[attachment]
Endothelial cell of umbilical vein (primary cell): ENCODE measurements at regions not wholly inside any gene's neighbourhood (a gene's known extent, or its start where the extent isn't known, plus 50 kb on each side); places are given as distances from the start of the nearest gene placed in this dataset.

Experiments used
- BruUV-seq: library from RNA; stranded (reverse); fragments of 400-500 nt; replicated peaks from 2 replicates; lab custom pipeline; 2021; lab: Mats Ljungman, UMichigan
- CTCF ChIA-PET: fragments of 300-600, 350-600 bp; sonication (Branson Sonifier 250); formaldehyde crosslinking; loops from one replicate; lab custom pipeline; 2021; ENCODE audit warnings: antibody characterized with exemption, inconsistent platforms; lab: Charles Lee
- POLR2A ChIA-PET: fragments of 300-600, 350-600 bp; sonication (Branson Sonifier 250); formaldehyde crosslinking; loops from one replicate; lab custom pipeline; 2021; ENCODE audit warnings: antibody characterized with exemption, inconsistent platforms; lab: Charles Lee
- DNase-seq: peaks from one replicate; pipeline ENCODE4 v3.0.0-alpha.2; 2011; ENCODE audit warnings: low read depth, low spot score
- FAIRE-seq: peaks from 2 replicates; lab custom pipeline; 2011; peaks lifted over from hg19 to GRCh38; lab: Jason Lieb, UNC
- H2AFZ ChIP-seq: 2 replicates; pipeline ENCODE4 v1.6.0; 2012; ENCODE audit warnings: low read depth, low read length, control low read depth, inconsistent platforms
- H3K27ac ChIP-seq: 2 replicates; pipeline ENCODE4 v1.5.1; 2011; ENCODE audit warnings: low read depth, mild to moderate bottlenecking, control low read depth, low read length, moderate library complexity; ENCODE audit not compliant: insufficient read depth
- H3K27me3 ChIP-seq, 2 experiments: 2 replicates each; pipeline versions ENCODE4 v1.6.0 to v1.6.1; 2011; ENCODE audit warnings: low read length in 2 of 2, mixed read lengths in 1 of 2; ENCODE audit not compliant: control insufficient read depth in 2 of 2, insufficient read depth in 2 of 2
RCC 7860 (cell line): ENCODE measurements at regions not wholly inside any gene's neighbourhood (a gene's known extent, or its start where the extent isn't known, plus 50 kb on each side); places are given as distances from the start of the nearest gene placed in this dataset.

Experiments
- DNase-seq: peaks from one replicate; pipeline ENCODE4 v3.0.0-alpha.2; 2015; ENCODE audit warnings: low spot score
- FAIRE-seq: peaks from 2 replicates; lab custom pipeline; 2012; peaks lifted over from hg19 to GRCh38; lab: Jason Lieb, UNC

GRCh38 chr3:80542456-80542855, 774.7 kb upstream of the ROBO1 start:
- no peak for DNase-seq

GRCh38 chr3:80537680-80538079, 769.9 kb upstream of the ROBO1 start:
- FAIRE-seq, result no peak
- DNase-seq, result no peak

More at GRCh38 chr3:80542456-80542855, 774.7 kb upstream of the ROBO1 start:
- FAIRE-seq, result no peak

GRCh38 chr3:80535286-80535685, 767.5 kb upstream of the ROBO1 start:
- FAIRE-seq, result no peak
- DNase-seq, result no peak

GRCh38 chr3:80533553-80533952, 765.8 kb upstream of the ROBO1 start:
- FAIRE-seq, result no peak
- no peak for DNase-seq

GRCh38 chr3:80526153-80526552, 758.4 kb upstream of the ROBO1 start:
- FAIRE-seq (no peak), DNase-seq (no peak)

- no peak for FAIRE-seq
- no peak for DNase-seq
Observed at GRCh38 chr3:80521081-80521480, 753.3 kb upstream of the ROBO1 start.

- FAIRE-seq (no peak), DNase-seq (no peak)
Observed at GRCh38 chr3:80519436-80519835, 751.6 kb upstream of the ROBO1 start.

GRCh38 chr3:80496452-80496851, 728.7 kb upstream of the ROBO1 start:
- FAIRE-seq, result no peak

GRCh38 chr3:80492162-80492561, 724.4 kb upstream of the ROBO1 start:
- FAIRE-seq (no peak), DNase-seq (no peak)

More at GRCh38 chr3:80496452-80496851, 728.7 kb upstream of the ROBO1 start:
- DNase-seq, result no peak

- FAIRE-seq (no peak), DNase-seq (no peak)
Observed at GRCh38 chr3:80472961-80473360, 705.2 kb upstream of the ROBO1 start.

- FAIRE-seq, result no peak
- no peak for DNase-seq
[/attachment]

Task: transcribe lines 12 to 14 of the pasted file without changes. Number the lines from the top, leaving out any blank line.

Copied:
Experiments
- DNase-seq: peaks from one replicate; pipeline ENCODE4 v3.0.0-alpha.2; 2015; ENCODE audit warnings: low spot score
- FAIRE-seq: peaks from 2 replicates; lab custom pipeline; 2012; peaks lifted over from hg19 to GRCh38; lab: Jason Lieb, UNC